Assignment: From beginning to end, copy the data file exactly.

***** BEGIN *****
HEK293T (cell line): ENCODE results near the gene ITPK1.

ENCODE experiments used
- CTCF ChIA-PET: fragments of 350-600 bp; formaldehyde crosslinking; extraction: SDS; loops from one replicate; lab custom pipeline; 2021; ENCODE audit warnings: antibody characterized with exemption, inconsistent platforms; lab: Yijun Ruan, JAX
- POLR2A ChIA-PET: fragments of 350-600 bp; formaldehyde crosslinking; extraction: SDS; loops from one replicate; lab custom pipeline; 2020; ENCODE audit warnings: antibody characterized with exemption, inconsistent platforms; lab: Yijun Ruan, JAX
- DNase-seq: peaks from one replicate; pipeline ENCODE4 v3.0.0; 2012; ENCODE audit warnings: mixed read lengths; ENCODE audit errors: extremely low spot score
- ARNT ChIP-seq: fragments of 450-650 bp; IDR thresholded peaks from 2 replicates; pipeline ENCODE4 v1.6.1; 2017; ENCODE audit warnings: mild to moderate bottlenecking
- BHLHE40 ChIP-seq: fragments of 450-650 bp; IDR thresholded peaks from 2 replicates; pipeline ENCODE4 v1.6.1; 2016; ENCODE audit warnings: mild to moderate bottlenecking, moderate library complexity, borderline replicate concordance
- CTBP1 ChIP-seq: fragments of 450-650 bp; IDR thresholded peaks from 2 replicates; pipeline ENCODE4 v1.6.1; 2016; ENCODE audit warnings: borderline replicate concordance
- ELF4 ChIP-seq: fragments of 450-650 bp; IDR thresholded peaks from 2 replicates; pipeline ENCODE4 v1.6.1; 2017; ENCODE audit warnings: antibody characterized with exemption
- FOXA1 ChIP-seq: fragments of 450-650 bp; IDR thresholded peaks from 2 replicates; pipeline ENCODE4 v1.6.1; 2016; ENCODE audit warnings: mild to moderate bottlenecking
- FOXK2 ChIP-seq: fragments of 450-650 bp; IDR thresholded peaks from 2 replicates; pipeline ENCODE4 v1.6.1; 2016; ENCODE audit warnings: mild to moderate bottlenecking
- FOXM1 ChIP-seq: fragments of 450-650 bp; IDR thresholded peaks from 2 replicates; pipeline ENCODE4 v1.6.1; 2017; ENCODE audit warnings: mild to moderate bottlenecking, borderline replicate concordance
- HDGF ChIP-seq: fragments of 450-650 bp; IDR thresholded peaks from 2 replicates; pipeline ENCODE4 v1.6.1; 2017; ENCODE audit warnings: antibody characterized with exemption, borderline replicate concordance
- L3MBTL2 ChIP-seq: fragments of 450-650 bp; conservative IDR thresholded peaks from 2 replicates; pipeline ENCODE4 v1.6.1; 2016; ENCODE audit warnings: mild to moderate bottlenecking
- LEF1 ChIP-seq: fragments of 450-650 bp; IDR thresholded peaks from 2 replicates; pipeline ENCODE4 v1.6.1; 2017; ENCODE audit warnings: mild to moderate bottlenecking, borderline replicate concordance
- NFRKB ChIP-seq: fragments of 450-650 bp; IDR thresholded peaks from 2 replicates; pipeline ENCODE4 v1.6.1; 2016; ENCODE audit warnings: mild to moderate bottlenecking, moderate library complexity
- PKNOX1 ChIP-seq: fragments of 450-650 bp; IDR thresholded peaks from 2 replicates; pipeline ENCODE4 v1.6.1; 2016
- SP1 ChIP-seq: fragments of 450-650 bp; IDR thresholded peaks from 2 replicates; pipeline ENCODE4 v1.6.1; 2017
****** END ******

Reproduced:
HEK293T (cell line): ENCODE results near the gene ITPK1.

ENCODE experiments used
- CTCF ChIA-PET: fragments of 350-600 bp; formaldehyde crosslinking; extraction: SDS; loops from one replicate; lab custom pipeline; 2021; ENCODE audit warnings: antibody characterized with exemption, inconsistent platforms; lab: Yijun Ruan, JAX
- POLR2A ChIA-PET: fragments of 350-600 bp; formaldehyde crosslinking; extraction: SDS; loops from one replicate; lab custom pipeline; 2020; ENCODE audit warnings: antibody characterized with exemption, inconsistent platforms; lab: Yijun Ruan, JAX
- DNase-seq: peaks from one replicate; pipeline ENCODE4 v3.0.0; 2012; ENCODE audit warnings: mixed read lengths; ENCODE audit errors: extremely low spot score
- ARNT ChIP-seq: fragments of 450-650 bp; IDR thresholded peaks from 2 replicates; pipeline ENCODE4 v1.6.1; 2017; ENCODE audit warnings: mild to moderate bottlenecking
- BHLHE40 ChIP-seq: fragments of 450-650 bp; IDR thresholded peaks from 2 replicates; pipeline ENCODE4 v1.6.1; 2016; ENCODE audit warnings: mild to moderate bottlenecking, moderate library complexity, borderline replicate concordance
- CTBP1 ChIP-seq: fragments of 450-650 bp; IDR thresholded peaks from 2 replicates; pipeline ENCODE4 v1.6.1; 2016; ENCODE audit warnings: borderline replicate concordance
- ELF4 ChIP-seq: fragments of 450-650 bp; IDR thresholded peaks from 2 replicates; pipeline ENCODE4 v1.6.1; 2017; ENCODE audit warnings: antibody characterized with exemption
- FOXA1 ChIP-seq: fragments of 450-650 bp; IDR thresholded peaks from 2 replicates; pipeline ENCODE4 v1.6.1; 2016; ENCODE audit warnings: mild to moderate bottlenecking
- FOXK2 ChIP-seq: fragments of 450-650 bp; IDR thresholded peaks from 2 replicates; pipeline ENCODE4 v1.6.1; 2016; ENCODE audit warnings: mild to moderate bottlenecking
- FOXM1 ChIP-seq: fragments of 450-650 bp; IDR thresholded peaks from 2 replicates; pipeline ENCODE4 v1.6.1; 2017; ENCODE audit warnings: mild to moderate bottlenecking, borderline replicate concordance
- HDGF ChIP-seq: fragments of 450-650 bp; IDR thresholded peaks from 2 replicates; pipeline ENCODE4 v1.6.1; 2017; ENCODE audit warnings: antibody characterized with exemption, borderline replicate concordance
- L3MBTL2 ChIP-seq: fragments of 450-650 bp; conservative IDR thresholded peaks from 2 replicates; pipeline ENCODE4 v1.6.1; 2016; ENCODE audit warnings: mild to moderate bottlenecking
- LEF1 ChIP-seq: fragments of 450-650 bp; IDR thresholded peaks from 2 replicates; pipeline ENCODE4 v1.6.1; 2017; ENCODE audit warnings: mild to moderate bottlenecking, borderline replicate concordance
- NFRKB ChIP-seq: fragments of 450-650 bp; IDR thresholded peaks from 2 replicates; pipeline ENCODE4 v1.6.1; 2016; ENCODE audit warnings: mild to moderate bottlenecking, moderate library complexity
- PKNOX1 ChIP-seq: fragments of 450-650 bp; IDR thresholded peaks from 2 replicates; pipeline ENCODE4 v1.6.1; 2016
- SP1 ChIP-seq: fragments of 450-650 bp; IDR thresholded peaks from 2 replicates; pipeline ENCODE4 v1.6.1; 2017